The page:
“I was blown away by the international Indigenous presence at COP27,” he says. “It was heartwarming to see the organization and representation of Indigenous People compared to the first COP I attended 22 years ago. The world is making room for Indigenous People and our knowledge systems, which is beautiful.”
The Indigenous presence JP is referring to went beyond the Indigenous Pavilion at the conference. The Canadian Pavilion’s opening ceremonies included Indigenous cultural protocols.
“What I loved about the Canadian Pavilion was the opening ceremony—there were three Indigenous women representing First Nations, Inuit as well as the President of the Métis National Council and Inuit throat singers along with Minister Guilbeault, Canada’s Minister of Environment and Climate Change. It was brilliant to open the pavilion with Indigenous women in the ceremony,” says JP, who is Anishinaabe and is on Suncor’s Board of Directors.
“Our country really made room for the Indigenous voice.”
Canada’s core delegation at COP27 was around 335 members and included, in addition to Minister Guilbeault, other politicians and representatives from various sectors from most provinces and territories as well as youth and Indigenous representatives.
JP was on the Pathways Alliance panel, which took place on the sixth day of the global conference, along with Justin Riemer, CEO, Emissions Reduction Alberta; Mark Cameron, VP External Relations, Pathways Alliance; Rhona DelFrari, Sustainability Officer and Senior VP, Stakeholder Engagement, Cenovus; Rachel McCormick, Director General, International and Intergovernmental Affairs, Strategic Policy and Innovation Sector, Natural Resources Canada.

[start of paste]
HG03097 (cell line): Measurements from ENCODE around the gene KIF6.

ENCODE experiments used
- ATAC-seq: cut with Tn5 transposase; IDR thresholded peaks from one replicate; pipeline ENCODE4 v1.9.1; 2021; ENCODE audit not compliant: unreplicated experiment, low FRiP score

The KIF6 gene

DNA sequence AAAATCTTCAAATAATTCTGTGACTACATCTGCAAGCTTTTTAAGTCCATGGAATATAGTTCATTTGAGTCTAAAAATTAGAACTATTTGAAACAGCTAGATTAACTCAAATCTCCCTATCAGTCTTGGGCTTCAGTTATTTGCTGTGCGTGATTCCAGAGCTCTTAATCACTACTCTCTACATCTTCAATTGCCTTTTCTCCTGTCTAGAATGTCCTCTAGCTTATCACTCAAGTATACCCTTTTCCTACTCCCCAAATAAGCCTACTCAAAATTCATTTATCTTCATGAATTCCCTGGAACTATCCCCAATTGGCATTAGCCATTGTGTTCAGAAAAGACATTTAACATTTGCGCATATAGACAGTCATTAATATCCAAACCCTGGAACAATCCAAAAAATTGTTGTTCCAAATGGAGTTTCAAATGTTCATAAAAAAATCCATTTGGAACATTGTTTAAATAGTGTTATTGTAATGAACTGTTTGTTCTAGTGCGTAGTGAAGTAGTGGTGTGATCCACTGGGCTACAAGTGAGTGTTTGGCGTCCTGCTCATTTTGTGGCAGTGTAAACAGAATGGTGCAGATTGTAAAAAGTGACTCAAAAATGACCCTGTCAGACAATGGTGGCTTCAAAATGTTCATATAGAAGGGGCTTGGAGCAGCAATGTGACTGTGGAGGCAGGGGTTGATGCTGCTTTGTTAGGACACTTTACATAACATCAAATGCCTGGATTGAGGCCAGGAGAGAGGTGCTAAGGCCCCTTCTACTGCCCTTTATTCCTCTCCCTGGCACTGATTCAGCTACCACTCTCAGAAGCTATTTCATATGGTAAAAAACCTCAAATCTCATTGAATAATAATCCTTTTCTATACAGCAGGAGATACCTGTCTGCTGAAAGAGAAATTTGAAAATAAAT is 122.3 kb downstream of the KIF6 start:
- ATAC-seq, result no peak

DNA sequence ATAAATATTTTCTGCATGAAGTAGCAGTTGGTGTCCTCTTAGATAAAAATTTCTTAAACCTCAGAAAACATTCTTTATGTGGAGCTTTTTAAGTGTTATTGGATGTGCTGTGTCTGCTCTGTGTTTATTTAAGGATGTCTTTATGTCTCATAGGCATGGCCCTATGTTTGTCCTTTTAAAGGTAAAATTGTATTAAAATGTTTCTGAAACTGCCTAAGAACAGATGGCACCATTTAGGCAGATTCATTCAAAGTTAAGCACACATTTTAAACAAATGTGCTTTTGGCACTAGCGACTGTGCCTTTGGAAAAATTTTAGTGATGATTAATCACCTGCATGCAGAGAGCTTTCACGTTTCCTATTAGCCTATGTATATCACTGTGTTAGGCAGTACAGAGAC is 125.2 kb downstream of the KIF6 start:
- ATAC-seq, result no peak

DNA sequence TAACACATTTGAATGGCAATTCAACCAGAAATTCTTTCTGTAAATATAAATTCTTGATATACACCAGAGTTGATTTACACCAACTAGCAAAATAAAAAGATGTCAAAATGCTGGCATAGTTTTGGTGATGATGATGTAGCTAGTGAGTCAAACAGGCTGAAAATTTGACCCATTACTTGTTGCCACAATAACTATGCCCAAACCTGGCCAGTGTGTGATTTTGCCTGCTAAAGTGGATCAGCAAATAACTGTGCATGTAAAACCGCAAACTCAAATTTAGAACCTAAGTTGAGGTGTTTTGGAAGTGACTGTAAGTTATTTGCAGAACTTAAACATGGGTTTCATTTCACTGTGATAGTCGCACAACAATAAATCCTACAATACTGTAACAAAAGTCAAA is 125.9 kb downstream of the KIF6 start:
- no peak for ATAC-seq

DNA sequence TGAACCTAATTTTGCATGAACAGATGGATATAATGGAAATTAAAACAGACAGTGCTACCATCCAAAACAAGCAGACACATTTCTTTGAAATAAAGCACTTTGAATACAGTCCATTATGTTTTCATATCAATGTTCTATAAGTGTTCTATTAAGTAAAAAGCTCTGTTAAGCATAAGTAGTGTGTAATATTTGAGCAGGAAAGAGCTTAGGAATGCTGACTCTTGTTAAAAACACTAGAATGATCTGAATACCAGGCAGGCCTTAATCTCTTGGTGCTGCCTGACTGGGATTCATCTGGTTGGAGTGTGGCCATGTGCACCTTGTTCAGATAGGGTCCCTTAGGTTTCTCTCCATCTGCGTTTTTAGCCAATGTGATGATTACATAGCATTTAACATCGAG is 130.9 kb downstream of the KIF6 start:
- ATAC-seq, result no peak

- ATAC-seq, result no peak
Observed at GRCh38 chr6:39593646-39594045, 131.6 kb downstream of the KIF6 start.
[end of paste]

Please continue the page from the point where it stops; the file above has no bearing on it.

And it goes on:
“The Pathways Alliance panel was masterfully done, but it was met with friction,” explains JP. “We knew there would be some disruption, but I wasn’t expecting such anger. It was jarring.”
The disruption came in the form of protestors who interrupted the panel by standing up with signs that read: “Get heavy emitters out of Canada.” and then left. But the upsetting disruption for JP came during the question-and-answer period.
“There was an Indigenous woman in the audience who spoke first. She was filled with emotion and just laid into the panel. She didn’t ask questions and when she finished, she walked away from the mic and out of the room. It was disappointing that she didn’t wait to hear the panel’s response to her comments.”
As the founder of Mokwateh, a consultancy that shares JP’s Anishinaabe name, and with more than 30 years of experience in the natural resources sector, JP is no stranger to opposing views; in fact, he values the conversation they elicit.
“It’s OK that we have diverging views, that’s important to the conversation, and it’s important that we hold each other accountable,” he explains. “But have the courage to stay in the room. If you’re not going to stay in the room, we’re not going to solve anything. We need to work these things out together.”
The protests didn’t detract from the conversations JP had at COP27. He says there was space for challenging but important conversations, and it was clear that the Pathways Alliance is committed to meeting the 2050 net zero target.
“It’s imperative that we meet that target,” he says. “There are a lot of people in big organizations that care a hell of a lot, and we know we have to get there for our children, for our companies and for a cleaner future. And it makes business sense to get there.”